In addition to enforcing constitutional amendments for equal protection, the Civil Rights Act of 1964 went further to establish the Civil Rights Commission (Title V), scrutiny for companies that received government funds (Title VI), hiring practices for companies with more than 15 employees (Affirmative Action), the Equal Employment Opportunity Commission (EEOC), and more. All of this was done to establish much more than equality. Instead of equality, civil rights organizations contributed to the ongoing effort to achieve equity in outcomes for minorities, and this is what we are battling today. 

Whether it’s the Black Lives Matter Movement or those advocating for the equal rights of the LGBTQIA+ community, all are seeking “equal justice.” However, equality of treatment is not what’s desired. These groups are using the methods of the civil rights movement to get certain things done the way they think is fair (equity). The tactics they use only work to make the public feel guilty for a historical past they had nothing to do with.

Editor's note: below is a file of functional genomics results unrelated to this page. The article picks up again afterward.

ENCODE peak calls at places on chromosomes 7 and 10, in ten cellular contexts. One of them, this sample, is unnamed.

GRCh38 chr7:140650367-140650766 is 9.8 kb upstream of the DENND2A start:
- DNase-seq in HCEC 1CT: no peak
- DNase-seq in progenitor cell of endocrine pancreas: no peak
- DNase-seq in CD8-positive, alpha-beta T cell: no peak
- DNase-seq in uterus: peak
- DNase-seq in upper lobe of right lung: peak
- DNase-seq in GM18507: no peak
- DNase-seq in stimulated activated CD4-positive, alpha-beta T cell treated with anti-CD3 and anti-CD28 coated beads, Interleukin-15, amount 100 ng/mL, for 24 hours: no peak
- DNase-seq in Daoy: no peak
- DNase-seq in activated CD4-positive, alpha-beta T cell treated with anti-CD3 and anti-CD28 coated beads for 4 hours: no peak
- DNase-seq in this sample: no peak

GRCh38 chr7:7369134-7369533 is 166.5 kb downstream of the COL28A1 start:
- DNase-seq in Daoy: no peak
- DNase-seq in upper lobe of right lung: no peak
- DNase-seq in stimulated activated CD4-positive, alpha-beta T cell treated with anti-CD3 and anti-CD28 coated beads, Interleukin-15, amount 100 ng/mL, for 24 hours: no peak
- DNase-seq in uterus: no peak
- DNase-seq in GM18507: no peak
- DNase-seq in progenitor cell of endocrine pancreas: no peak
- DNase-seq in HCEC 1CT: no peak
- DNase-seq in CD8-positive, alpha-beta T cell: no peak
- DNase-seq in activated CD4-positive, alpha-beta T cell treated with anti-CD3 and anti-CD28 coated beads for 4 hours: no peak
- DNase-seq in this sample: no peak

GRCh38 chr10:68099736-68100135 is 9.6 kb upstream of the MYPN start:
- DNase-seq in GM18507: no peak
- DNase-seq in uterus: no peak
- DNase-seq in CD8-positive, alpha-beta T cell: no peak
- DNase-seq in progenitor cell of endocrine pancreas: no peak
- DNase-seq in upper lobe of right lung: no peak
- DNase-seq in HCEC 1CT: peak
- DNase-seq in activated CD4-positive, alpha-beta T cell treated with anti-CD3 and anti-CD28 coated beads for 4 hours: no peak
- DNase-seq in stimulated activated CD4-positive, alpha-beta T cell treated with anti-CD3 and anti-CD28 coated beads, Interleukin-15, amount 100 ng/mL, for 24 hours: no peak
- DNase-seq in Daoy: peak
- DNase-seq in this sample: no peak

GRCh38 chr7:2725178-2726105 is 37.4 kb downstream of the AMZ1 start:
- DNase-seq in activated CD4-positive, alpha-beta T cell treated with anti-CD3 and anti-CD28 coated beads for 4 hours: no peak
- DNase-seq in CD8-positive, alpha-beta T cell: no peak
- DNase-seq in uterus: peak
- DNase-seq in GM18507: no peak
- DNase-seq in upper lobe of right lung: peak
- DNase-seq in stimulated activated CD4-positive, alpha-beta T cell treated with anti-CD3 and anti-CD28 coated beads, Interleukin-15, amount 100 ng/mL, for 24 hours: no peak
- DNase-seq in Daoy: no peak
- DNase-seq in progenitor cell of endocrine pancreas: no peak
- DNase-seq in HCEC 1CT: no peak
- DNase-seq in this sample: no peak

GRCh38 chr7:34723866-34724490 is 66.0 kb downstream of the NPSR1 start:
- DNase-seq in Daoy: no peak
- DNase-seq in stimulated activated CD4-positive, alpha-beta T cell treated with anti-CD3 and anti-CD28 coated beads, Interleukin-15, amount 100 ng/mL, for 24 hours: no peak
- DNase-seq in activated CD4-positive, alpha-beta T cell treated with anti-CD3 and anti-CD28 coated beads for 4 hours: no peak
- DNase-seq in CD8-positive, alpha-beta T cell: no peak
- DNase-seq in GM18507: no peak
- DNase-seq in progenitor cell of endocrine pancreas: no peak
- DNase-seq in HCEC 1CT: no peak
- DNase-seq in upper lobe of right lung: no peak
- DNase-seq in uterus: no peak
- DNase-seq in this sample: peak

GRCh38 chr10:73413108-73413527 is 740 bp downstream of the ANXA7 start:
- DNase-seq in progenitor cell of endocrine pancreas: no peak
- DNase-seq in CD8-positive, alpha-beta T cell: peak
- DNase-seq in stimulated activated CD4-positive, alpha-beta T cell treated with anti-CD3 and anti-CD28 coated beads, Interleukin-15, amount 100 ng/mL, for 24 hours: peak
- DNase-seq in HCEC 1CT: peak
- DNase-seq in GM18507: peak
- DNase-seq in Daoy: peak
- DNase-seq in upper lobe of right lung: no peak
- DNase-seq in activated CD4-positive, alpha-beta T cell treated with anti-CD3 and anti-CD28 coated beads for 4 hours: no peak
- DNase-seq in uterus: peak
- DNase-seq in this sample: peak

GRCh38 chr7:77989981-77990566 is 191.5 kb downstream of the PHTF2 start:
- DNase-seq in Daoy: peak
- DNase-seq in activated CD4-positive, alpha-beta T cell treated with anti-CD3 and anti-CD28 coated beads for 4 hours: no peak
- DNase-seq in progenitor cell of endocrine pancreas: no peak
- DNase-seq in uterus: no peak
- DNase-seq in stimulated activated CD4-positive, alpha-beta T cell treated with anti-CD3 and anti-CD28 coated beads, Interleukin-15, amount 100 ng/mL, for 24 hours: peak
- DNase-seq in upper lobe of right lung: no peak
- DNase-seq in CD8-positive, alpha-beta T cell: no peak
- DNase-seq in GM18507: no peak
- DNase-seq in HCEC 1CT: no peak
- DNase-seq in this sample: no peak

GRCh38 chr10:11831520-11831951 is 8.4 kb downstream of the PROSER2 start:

It goes without saying that King’s legacy would encompass the entire LGBTQIA+ affirming and transhuman agenda. Furthermore, he and other civil rights leaders like him have paved the way for more significant victories in the days ahead. 

So, when you celebrate Martin Luther King Day, you are also honoring same-sex marriage, gender-neutral pronouns, and so-called “gender-affirming care” for young girls. This, too, is the legacy of the movement. In the next article, I’ll discuss the civil rights movement and how it affected the black church.

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Virgil Walker

Vice President of Ministry Relations G3 Ministries

Virgil L. Walker is the Vice President of Ministry Relations for G3 Ministries, an author and conference speaker. His books include Just Thinking About the State, Just Thinking About Ethnicityand Why Are You Afraid? He co-hosts the Just Thinking Podcast with Darrell Harrison and is a weekly contributor to Fearless with Jason Whitlock on the Blaze Media platform. Virgil has a Master of Business Administration and a Master of Theological Studies from Midwestern Baptist Theological Seminary. Virgil and his wife, Tomeka, have three children. Listen to his podcast here.